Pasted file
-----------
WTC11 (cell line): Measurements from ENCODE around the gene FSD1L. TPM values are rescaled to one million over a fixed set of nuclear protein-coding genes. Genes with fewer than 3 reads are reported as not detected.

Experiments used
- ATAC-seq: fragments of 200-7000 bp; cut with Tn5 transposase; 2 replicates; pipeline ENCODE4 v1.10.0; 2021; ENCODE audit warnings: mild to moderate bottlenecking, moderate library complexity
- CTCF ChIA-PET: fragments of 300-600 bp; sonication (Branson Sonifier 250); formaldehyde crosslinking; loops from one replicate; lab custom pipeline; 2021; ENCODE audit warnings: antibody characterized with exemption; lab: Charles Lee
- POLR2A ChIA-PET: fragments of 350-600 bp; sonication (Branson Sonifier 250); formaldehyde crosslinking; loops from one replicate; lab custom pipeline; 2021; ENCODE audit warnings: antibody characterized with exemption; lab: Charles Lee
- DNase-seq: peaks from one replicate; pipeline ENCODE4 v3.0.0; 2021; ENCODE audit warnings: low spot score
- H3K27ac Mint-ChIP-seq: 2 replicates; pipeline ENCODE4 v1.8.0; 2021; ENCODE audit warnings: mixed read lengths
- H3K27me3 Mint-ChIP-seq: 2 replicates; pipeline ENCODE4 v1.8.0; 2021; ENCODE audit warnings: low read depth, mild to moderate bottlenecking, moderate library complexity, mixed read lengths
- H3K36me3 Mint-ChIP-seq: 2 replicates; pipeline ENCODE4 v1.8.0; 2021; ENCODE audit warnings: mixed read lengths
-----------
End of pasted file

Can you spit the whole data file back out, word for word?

WTC11 (cell line): Measurements from ENCODE around the gene FSD1L. TPM values are rescaled to one million over a fixed set of nuclear protein-coding genes. Genes with fewer than 3 reads are reported as not detected.

Experiments used
- ATAC-seq: fragments of 200-7000 bp; cut with Tn5 transposase; 2 replicates; pipeline ENCODE4 v1.10.0; 2021; ENCODE audit warnings: mild to moderate bottlenecking, moderate library complexity
- CTCF ChIA-PET: fragments of 300-600 bp; sonication (Branson Sonifier 250); formaldehyde crosslinking; loops from one replicate; lab custom pipeline; 2021; ENCODE audit warnings: antibody characterized with exemption; lab: Charles Lee
- POLR2A ChIA-PET: fragments of 350-600 bp; sonication (Branson Sonifier 250); formaldehyde crosslinking; loops from one replicate; lab custom pipeline; 2021; ENCODE audit warnings: antibody characterized with exemption; lab: Charles Lee
- DNase-seq: peaks from one replicate; pipeline ENCODE4 v3.0.0; 2021; ENCODE audit warnings: low spot score
- H3K27ac Mint-ChIP-seq: 2 replicates; pipeline ENCODE4 v1.8.0; 2021; ENCODE audit warnings: mixed read lengths
- H3K27me3 Mint-ChIP-seq: 2 replicates; pipeline ENCODE4 v1.8.0; 2021; ENCODE audit warnings: low read depth, mild to moderate bottlenecking, moderate library complexity, mixed read lengths
- H3K36me3 Mint-ChIP-seq: 2 replicates; pipeline ENCODE4 v1.8.0; 2021; ENCODE audit warnings: mixed read lengths